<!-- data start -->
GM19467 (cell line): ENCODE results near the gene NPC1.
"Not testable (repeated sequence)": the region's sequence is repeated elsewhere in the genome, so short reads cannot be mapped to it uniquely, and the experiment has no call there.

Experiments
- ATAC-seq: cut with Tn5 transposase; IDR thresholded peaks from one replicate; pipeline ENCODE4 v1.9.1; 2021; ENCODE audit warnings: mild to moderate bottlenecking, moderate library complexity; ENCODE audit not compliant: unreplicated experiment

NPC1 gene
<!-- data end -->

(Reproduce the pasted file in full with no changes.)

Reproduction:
GM19467 (cell line): ENCODE results near the gene NPC1.
"Not testable (repeated sequence)": the region's sequence is repeated elsewhere in the genome, so short reads cannot be mapped to it uniquely, and the experiment has no call there.

Experiments
- ATAC-seq: cut with Tn5 transposase; IDR thresholded peaks from one replicate; pipeline ENCODE4 v1.9.1; 2021; ENCODE audit warnings: mild to moderate bottlenecking, moderate library complexity; ENCODE audit not compliant: unreplicated experiment

NPC1 gene